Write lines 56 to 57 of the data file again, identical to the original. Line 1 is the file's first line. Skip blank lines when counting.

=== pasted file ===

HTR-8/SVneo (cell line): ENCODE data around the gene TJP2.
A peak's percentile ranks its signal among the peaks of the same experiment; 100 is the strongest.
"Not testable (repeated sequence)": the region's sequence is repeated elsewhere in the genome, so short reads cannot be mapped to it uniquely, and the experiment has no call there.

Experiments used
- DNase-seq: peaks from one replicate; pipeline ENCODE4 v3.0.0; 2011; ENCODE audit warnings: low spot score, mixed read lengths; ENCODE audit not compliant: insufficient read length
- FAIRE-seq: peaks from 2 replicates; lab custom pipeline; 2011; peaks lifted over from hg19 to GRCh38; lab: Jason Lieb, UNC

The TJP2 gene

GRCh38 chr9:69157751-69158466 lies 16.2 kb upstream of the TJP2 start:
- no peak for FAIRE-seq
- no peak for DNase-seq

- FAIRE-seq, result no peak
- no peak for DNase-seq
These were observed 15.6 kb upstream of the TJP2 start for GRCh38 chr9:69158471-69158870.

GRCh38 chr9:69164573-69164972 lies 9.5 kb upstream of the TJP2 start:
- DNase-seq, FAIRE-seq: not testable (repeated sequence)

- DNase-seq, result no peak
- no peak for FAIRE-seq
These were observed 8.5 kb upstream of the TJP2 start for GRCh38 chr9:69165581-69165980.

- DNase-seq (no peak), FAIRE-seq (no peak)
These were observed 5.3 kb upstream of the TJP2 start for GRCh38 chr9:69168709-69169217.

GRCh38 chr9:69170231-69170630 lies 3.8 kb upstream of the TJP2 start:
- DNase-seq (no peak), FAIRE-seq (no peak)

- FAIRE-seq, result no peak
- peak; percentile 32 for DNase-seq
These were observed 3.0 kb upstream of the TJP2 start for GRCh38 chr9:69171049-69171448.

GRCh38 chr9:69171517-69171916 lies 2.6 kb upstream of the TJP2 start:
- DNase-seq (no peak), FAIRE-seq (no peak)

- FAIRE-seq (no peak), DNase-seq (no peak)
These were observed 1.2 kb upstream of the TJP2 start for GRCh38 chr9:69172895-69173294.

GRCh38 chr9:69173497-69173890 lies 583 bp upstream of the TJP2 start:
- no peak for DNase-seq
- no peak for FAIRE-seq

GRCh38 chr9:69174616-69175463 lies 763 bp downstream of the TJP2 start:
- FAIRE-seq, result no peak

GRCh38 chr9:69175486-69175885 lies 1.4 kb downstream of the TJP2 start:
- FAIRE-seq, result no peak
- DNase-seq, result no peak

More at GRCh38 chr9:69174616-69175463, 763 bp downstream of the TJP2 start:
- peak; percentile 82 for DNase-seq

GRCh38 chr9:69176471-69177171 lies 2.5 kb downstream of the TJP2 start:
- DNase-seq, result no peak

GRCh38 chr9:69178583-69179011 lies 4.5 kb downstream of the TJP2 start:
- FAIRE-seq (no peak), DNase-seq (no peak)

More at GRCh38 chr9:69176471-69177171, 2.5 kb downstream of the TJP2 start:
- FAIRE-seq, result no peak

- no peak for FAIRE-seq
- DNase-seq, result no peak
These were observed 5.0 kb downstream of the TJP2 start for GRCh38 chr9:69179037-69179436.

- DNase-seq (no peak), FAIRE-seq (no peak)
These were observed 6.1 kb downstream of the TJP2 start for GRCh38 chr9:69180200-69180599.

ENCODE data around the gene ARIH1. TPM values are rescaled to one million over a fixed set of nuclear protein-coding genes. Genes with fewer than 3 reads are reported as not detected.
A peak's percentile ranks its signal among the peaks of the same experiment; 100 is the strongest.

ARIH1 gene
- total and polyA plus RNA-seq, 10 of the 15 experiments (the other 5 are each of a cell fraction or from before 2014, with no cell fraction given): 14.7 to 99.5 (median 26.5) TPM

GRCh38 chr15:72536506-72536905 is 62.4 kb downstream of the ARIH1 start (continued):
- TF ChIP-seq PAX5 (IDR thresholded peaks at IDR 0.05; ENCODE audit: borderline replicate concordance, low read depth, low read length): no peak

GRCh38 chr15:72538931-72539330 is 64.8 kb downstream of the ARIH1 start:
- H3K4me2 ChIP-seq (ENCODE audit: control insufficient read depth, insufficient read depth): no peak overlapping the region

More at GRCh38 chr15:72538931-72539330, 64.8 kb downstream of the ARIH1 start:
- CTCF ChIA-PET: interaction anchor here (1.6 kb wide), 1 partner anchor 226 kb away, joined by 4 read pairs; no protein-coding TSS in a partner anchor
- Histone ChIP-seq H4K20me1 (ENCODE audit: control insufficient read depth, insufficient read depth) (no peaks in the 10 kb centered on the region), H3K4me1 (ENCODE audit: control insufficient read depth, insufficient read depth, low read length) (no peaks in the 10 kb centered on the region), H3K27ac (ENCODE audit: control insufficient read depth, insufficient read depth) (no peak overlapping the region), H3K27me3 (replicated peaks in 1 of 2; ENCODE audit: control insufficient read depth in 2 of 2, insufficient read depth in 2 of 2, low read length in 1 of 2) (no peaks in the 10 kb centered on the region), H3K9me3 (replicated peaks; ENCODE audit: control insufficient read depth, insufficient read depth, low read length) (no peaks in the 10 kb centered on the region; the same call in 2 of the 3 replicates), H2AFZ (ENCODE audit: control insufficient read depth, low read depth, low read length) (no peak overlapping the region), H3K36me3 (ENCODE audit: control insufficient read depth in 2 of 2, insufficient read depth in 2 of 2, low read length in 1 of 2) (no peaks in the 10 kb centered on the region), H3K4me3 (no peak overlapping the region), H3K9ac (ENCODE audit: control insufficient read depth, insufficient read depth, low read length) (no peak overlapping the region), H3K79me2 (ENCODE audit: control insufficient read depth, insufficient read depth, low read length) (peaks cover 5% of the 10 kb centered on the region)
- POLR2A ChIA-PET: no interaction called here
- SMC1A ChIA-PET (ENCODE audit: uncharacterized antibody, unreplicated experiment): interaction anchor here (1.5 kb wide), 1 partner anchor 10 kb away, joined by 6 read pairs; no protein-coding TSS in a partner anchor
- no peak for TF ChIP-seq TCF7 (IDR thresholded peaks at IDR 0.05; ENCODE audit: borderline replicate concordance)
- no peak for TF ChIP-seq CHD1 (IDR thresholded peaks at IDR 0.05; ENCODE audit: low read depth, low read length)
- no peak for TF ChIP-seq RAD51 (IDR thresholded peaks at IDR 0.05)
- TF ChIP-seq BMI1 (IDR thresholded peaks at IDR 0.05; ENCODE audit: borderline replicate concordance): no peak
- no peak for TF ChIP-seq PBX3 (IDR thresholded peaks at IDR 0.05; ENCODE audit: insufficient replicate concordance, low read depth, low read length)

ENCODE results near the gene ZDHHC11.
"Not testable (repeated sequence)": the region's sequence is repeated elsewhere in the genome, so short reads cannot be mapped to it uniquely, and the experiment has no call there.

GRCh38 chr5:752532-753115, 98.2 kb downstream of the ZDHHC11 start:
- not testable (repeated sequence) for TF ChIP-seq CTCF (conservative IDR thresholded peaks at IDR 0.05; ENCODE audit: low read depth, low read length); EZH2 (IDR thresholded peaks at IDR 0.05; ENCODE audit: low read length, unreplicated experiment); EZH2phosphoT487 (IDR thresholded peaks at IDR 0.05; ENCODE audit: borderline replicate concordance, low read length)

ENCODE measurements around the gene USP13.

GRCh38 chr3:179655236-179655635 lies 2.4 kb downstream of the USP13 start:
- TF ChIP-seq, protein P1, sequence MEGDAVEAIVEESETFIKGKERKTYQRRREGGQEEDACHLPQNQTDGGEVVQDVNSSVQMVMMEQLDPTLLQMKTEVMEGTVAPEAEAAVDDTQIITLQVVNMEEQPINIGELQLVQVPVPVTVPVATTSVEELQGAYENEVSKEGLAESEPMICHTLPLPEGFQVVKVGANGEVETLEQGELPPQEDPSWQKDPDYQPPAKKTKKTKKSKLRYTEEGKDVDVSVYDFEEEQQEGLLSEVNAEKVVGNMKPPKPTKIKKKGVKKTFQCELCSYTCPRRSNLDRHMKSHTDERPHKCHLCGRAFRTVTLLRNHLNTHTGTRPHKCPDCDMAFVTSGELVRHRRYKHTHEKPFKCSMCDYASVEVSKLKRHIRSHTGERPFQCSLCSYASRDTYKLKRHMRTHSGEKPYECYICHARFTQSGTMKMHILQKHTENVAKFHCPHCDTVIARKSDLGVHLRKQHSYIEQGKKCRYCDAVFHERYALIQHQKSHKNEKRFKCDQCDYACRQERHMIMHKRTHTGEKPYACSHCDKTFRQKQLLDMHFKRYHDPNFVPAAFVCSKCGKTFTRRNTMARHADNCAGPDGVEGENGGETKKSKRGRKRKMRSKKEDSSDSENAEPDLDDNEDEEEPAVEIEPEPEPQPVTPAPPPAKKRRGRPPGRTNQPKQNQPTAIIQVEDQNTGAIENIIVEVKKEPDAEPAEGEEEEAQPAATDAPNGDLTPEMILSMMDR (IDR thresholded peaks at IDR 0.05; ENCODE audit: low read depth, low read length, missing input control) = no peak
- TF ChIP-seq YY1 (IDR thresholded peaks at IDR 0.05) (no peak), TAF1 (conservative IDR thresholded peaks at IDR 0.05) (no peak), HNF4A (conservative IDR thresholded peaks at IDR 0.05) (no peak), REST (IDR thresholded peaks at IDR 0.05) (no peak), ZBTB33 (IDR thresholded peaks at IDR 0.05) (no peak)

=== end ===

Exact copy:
- TF ChIP-seq PAX5 (IDR thresholded peaks at IDR 0.05; ENCODE audit: borderline replicate concordance, low read depth, low read length): no peak

GRCh38 chr15:72538931-72539330 is 64.8 kb downstream of the ARIH1 start: